Object a Week is a revolving showcase of MFA textile collections. A featured object may be indicative of the author’s study focus at a given moment in time and/or related to topics of research, activity, or recent acquisitions in the Museum’s Textile and Fashion Arts department

Border Fragment (Peruvian, Paracas, 200 B.C.-0)

Border fragment, wool plain weave with stem stitch embroidery. Seth K. Sweetzer Fund (31.901). Photograph © Museum of Fine Arts, Boston.

The mythical creature embroidered on this border fragment dating to 200 B.C.-0, multiplied in diminutive form along the fringe’s edge, might be interpreted as a fish, a bird, or a composite of both. Along the Peruvian south coast, wind-driven upwelling of the northward-flowing Humbolt current brings dense, cooler waters toward the ocean surface. The current brings with it nutrient-rich waters promoting a fertile marine environment that in turn supports abundant avian species that feed on its bounty. However perceived, the ubiquitous presence of such images imagined by Paracas embroiderers is emblematic of their intimate and reciprocal relationship with the natural world.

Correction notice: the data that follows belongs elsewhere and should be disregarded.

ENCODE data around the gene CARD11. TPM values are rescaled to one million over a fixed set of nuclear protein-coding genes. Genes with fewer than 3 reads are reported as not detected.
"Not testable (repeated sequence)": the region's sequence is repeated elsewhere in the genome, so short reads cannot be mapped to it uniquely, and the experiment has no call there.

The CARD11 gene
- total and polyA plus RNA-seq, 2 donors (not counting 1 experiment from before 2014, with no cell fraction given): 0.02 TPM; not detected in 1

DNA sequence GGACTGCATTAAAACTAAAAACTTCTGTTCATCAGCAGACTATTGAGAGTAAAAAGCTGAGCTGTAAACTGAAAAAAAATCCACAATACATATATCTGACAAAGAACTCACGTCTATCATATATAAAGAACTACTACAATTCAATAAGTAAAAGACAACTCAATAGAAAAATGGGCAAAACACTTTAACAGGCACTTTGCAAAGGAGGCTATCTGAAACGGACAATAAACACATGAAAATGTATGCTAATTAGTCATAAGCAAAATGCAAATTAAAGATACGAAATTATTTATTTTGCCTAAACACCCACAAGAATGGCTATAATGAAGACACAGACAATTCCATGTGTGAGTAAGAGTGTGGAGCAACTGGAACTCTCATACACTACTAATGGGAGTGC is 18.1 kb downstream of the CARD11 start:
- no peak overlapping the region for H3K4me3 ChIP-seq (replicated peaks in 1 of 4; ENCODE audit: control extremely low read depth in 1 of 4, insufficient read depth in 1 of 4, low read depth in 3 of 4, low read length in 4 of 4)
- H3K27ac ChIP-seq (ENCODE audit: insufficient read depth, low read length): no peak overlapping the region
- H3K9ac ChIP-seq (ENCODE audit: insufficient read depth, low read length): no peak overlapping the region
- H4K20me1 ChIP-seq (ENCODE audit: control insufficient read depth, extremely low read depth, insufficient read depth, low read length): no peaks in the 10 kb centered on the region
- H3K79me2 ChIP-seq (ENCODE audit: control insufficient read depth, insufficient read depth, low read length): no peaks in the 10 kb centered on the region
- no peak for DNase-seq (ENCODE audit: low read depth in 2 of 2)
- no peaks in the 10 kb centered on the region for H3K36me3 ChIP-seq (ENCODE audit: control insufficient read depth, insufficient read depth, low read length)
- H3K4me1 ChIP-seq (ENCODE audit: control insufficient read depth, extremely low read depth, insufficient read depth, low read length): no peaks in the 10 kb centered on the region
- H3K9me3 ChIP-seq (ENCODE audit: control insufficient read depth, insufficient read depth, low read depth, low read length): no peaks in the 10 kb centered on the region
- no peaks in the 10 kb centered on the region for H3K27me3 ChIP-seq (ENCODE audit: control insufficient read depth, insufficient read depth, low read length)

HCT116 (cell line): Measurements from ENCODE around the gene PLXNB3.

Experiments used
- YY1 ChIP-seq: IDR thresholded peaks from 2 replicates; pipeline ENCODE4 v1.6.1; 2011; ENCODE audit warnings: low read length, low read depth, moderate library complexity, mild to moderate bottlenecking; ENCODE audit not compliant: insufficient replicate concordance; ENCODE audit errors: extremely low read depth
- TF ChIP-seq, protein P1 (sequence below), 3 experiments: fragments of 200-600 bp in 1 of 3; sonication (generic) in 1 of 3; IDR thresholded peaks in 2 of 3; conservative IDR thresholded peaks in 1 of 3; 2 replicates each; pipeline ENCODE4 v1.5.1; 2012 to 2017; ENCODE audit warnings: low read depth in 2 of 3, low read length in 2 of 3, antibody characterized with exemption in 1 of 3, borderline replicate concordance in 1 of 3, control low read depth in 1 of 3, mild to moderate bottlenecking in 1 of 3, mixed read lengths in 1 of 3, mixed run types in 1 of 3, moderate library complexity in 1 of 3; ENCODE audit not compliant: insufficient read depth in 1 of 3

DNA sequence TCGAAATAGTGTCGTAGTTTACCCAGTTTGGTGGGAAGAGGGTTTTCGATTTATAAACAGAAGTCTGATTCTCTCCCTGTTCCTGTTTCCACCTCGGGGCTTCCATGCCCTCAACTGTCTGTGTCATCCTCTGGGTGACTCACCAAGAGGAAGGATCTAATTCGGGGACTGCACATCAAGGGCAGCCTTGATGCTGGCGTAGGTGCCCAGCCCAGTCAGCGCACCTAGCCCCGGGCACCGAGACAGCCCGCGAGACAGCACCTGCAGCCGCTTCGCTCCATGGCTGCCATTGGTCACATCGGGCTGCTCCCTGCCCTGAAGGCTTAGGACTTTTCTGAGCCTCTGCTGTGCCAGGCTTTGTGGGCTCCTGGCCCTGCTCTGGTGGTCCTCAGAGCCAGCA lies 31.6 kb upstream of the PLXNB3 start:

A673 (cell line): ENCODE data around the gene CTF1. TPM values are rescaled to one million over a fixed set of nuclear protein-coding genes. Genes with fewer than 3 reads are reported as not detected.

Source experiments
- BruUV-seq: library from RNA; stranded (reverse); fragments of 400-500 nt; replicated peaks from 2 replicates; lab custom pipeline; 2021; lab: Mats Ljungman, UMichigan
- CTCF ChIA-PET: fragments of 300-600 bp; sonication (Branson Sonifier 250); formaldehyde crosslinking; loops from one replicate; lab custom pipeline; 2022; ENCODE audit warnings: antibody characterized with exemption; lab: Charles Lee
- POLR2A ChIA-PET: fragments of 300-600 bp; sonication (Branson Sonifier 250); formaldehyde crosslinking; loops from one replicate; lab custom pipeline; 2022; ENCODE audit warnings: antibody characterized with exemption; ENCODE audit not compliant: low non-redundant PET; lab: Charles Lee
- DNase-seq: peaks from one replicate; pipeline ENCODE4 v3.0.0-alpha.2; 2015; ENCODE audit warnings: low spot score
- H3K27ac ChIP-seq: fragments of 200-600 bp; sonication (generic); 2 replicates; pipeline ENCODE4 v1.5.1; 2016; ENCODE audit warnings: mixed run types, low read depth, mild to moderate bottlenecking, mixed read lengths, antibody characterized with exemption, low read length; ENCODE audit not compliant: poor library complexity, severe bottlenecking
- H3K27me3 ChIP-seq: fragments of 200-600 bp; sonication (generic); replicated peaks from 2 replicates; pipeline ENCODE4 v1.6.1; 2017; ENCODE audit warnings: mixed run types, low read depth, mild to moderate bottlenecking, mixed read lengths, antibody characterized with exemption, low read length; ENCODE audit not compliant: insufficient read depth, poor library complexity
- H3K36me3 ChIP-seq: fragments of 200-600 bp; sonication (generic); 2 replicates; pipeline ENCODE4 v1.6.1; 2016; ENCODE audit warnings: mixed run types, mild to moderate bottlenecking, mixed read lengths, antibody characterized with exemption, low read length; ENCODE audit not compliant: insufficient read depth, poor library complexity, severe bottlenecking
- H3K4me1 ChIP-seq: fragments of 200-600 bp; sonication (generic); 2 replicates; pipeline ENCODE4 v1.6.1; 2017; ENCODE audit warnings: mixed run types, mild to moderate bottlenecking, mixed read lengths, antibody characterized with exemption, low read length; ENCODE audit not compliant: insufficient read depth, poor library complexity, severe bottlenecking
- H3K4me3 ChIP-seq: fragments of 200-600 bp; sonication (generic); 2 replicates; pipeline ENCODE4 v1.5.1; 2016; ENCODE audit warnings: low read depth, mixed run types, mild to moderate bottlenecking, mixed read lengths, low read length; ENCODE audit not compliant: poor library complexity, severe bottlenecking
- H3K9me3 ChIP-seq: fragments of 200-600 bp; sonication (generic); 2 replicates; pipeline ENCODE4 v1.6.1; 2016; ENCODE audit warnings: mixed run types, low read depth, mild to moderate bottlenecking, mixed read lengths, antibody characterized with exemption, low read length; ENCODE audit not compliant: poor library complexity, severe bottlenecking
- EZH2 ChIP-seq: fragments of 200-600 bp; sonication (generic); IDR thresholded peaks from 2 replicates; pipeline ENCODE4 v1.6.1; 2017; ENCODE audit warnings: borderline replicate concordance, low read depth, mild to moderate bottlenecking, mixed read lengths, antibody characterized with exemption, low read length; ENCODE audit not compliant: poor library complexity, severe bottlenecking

Click for description, detail view and collection data on mfa.org


Object a Week is a revolving showcase of MFA textile collections. A featured object may be indicative of the author’s study focus at a given moment in time and/or related to topics of research, activity, or recent acquisitions in the Museum’s Textile and Fashion Arts department

City of the Dead

Detail of mantle, camelid plain weave with stem-stitch embroidery; fringe. Peruvian (Paracas). John H. and Ernestine A. Payne Fund (1972.353). Photograph © Museum of Fine Arts, Boston.
Border fragment, wool plain weave with stem-stitch embroidery. Peruvian (Paracas). Denman Waldo Ross Collection (16.36). Photograph © Museum of Fine Arts, Boston.